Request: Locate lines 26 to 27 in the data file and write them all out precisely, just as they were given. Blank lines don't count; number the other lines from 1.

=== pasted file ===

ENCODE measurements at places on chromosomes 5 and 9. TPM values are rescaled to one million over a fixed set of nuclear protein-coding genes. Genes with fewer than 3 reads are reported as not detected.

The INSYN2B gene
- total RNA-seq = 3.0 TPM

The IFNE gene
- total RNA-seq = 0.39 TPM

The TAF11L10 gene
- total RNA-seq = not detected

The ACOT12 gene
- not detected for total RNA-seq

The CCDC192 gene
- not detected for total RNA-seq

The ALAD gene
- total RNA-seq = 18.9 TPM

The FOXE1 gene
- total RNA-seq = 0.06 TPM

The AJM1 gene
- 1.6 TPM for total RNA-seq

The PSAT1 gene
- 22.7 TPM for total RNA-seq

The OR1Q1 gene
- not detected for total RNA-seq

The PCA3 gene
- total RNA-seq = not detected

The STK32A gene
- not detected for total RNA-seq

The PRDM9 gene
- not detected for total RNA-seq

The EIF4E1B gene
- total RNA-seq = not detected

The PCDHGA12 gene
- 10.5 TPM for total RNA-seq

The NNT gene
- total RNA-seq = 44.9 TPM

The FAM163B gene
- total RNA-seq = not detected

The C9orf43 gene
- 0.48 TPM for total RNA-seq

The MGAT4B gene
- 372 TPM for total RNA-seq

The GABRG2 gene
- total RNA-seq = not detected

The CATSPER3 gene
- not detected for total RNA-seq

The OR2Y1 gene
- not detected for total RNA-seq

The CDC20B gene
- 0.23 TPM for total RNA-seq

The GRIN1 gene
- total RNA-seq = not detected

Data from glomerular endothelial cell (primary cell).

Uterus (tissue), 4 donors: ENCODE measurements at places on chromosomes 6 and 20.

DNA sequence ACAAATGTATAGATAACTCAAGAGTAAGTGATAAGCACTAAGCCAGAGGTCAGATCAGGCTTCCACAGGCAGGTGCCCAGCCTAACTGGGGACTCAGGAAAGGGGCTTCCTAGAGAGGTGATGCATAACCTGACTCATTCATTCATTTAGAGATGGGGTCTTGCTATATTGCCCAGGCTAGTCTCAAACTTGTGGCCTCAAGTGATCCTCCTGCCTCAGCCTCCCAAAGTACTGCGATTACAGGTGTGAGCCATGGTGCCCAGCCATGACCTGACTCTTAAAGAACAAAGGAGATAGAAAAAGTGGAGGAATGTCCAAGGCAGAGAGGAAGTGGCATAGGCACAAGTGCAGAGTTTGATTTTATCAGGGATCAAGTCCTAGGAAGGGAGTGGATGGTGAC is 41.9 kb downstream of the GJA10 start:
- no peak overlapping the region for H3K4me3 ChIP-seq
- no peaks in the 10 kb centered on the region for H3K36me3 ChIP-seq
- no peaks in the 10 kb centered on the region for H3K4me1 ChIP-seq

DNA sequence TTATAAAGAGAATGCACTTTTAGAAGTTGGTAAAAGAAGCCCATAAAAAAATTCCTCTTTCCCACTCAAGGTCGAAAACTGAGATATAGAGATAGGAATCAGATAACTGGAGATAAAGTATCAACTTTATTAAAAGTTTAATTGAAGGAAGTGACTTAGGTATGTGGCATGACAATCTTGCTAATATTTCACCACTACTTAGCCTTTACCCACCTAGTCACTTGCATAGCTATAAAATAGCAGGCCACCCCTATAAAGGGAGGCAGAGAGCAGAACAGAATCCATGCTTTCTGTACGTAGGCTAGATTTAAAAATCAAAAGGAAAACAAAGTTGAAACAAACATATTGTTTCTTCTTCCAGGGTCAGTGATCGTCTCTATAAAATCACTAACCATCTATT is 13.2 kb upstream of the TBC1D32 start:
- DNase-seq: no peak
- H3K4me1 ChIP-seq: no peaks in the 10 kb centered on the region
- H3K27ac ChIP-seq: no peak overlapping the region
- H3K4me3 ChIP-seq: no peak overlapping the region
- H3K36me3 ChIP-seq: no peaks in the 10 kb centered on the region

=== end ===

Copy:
The PRDM9 gene
- not detected for total RNA-seq